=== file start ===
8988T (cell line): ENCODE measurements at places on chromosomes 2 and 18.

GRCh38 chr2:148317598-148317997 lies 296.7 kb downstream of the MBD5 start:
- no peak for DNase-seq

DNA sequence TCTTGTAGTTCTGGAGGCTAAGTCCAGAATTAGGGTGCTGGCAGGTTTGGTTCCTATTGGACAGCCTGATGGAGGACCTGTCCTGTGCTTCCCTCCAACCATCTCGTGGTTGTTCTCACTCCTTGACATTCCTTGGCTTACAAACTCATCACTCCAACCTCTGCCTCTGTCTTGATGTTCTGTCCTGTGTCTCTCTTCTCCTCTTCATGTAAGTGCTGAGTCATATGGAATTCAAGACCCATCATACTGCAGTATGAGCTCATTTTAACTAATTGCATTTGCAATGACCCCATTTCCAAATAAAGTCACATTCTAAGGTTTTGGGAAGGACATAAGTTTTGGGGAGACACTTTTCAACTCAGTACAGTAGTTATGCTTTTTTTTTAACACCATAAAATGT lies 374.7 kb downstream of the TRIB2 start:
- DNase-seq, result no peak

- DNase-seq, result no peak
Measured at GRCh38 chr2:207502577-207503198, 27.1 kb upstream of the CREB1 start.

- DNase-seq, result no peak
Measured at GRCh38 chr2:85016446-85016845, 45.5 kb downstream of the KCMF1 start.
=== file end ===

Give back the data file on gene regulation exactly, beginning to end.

8988T (cell line): ENCODE measurements at places on chromosomes 2 and 18.

GRCh38 chr2:148317598-148317997 lies 296.7 kb downstream of the MBD5 start:
- no peak for DNase-seq

DNA sequence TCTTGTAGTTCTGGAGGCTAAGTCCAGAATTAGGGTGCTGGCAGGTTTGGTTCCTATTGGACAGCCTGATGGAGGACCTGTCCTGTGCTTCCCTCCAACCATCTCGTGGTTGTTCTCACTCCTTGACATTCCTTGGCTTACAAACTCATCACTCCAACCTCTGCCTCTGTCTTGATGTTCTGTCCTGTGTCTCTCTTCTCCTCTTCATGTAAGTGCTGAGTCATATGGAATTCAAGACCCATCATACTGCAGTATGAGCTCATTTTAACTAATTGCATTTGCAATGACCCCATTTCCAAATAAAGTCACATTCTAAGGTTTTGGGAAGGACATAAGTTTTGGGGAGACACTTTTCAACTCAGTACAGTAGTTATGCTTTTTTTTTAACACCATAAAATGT lies 374.7 kb downstream of the TRIB2 start:
- DNase-seq, result no peak

- DNase-seq, result no peak
Measured at GRCh38 chr2:207502577-207503198, 27.1 kb upstream of the CREB1 start.

- DNase-seq, result no peak
Measured at GRCh38 chr2:85016446-85016845, 45.5 kb downstream of the KCMF1 start.